A new online service that removes the need for paper forms is being introduced into the procedure for divorce.
More than 1,000 petitions were issued through the new system during the testing phase, with 91% of people saying they were satisfied with the service.
The new, refined and easy to use version was rolled out across England and Wales from 1 May.
Court staff currently spend 13,000 hours dealing with complex paper divorce forms say the government but this simpler and less technical online service has already contributed to a 95% drop in the number of applications being returned because of mistakes, when compared with paper forms. This means only 0.6% of forms have been rejected since January.
Justice Minister Lucy Frazer, said:
“Allowing divorce applications to be made online will help make sure we are best supporting people going through an often difficult and painful time.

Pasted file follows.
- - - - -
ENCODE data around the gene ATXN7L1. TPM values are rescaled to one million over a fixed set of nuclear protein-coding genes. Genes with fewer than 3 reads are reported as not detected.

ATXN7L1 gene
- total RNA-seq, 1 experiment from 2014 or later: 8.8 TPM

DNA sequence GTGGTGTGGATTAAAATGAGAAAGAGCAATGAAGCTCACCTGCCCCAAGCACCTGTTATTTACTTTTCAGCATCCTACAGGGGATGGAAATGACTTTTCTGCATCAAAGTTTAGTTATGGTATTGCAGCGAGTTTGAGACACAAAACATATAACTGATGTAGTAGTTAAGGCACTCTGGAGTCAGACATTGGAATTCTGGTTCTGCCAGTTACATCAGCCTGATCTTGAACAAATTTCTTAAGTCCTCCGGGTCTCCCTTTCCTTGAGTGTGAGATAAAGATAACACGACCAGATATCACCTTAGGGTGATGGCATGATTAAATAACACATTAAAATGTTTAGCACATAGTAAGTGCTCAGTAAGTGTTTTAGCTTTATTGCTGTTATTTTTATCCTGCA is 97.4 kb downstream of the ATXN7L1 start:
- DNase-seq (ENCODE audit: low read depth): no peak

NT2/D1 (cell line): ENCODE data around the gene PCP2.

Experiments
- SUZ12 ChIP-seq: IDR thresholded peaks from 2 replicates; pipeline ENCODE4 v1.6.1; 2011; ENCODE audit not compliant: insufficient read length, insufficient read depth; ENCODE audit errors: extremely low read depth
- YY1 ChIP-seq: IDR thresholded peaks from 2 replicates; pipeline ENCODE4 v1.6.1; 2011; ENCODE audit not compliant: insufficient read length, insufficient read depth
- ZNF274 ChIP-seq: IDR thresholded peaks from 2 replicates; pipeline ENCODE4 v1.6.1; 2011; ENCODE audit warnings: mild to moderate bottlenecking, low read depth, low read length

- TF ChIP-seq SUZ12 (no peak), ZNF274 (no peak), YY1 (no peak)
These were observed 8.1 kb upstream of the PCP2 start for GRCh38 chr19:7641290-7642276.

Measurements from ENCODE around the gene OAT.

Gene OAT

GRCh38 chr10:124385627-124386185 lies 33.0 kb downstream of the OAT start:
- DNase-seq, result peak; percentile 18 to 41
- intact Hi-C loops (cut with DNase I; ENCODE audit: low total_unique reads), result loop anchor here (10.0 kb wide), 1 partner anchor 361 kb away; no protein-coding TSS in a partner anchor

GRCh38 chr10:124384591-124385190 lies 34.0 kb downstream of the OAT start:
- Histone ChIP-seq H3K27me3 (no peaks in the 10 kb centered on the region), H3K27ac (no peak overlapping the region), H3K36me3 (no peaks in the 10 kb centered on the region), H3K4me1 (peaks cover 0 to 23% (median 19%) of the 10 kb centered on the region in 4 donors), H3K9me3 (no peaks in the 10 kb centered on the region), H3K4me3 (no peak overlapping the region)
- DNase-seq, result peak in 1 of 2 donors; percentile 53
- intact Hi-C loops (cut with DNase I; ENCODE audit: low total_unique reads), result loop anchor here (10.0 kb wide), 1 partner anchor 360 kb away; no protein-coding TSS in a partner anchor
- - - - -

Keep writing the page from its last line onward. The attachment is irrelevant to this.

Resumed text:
More people will have the option of moving from paper-based processes to online systems which will cut waste, speed up services which can be safely expedited, and otherwise better fit with modern day life.”
The changes form part of £1 billion programme to transform the court system including adigital system which makes it quicker and easier for people to claim money owed, resolve disputes out of court and access mediation and a new service which allows people to submit their tax appeals online – drastically cutting the number of applications being returned as incomplete or inaccurate.
Speaking at a lecture earlier this month, Sir James Munby, President of the Family Division of the Hight Court, said: “The online divorce pilot has been a triumphant success and shows, to my mind conclusively, that this is – must be the way of the future.”